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US marshals seize F-150 pickup; sale proceeds to go toward ex-Sunwest CEO’s $74 million fraud restitution order

KTVZ file

PORTLAND, Ore. (KTVZ) — The U.S. Attorney’s Office for the District of Oregon announced Wednesday that it has seized a vehicle purchased for Jon Harder, the former CEO of Sunwest Management and associated companies, who previously admitted to orchestrating a $120 million fraud scheme — one of the largest in Oregon history — and that the proceeds of the vehicle’s sale will be applied to the former defendant’s court-imposed restitution order.

According to court documents, in July 2023, the U.S. Attorney’s Office obtained information that Harder had purchased a 2023 Ford F-150 pickup truck for a cash sale price of approximately $70,000, using funds provided by a non-familial person. Further investigation revealed that the vehicle was registered solely to Harder and was being stored at his residence in Canyonville.

On January 19, acting on a U.S. District Court order, the U.S. Marshals Service entered Harder’s property and seized the vehicle. The court issued an order Tuesday authorizing the sale of the vehicle and the application of the proceeds to Harder’s outstanding restitution balance.

Harder formerly controlled a network of companies that bought, constructed, and managed assisted living facilities. At its height, the organization, Sunwest Management and its related companies, owned approximately 300 assisted living facilities that served more than 15,000 residents.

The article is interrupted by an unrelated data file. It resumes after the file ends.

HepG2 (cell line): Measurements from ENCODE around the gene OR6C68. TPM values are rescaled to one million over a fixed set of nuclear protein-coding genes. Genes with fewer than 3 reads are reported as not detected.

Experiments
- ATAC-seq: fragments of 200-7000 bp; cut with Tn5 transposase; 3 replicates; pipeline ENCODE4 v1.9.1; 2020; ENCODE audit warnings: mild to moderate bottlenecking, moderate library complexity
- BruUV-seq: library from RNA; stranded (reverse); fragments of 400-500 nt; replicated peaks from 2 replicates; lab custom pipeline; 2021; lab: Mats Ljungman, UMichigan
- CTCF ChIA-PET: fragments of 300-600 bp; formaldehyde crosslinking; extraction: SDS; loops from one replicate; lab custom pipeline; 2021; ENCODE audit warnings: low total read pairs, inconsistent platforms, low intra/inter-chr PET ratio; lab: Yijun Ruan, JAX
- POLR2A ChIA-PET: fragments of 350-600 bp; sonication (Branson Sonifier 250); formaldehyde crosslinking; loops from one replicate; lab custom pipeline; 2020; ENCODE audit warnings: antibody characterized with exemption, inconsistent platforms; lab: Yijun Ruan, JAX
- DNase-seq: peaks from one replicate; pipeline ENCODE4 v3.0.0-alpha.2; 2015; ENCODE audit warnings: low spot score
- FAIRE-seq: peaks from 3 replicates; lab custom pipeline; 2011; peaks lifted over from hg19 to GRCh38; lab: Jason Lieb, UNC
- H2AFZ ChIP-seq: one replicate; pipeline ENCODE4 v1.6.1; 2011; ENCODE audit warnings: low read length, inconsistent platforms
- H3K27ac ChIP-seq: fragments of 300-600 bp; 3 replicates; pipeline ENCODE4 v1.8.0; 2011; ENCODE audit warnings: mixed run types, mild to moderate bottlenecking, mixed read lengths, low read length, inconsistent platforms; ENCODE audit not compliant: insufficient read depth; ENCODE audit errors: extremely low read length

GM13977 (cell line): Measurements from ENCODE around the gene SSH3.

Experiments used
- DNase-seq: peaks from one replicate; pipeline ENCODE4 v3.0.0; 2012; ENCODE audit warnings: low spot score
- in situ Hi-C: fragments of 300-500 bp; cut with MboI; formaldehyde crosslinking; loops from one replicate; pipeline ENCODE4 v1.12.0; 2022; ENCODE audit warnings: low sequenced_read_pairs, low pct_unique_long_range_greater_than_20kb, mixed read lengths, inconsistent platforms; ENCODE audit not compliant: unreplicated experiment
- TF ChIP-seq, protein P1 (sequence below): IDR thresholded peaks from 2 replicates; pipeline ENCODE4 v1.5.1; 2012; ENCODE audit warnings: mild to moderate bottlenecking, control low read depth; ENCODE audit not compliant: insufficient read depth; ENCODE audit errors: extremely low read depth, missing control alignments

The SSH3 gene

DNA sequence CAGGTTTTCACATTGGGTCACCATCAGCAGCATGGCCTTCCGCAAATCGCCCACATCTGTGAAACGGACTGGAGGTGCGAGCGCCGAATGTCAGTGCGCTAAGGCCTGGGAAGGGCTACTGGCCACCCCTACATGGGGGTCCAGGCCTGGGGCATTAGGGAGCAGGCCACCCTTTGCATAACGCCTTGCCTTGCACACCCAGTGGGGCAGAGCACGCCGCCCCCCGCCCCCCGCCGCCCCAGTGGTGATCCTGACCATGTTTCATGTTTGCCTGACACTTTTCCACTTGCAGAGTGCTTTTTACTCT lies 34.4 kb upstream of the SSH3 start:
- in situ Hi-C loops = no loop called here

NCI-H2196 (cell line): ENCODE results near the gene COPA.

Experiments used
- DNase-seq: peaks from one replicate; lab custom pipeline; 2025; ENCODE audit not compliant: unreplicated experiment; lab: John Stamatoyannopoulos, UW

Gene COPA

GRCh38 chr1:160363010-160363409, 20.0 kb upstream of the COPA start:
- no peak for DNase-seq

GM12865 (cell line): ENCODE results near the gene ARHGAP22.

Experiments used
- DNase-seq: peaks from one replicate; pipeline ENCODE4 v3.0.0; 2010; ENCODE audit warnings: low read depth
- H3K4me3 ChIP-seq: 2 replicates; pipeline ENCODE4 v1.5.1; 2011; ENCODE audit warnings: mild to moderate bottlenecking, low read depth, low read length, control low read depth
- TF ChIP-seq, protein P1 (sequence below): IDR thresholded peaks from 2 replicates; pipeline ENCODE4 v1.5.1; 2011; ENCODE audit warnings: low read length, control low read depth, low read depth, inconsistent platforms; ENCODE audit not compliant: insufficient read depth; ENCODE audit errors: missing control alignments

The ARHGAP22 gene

As CEO of Sunwest, prosecutors said Harder knowingly and intentionally misled hundreds of investors about the nature and risks of their investment in Sunwest housing facilities and development projects. He further misled his investors about the financial health of Sunwest, failing to disclose that the company continuously operated at substantial monthly losses. In total, Harder misled more than 1,400 investors, causing losses exceeding $120 million.

Harder was sentenced to 180 months in federal prison for wire fraud and money laundering, and ordered to pay more than $74 million in restitution to his victims.

The case was investigated by IRS-Criminal Investigation, the U.S. Postal Inspection Service, FBI, and the Justice Department’s U.S. Trustee Program. The United States was represented in this matter by Julia Jarrett, Assistant U.S. Attorney for the District of Oregon, and the District of Oregon’s Financial Litigation Program staff.

The District of Oregon’s Financial Litigation Program (FLP) is part of the U.S. Attorney’s Office’s Asset Recovery and Money Laundering Division. The mission and goal of FLP is to fairly achieve the maximum recovery of civil and criminal debts consistent with applicable laws, regulations, and Justice Department policies. FLP attorneys and support staff work with individuals subject to restitution orders to bring closure for crime victims and recoup losses incurred by United States taxpayers.

Article Topic Follows: Crime And Courts

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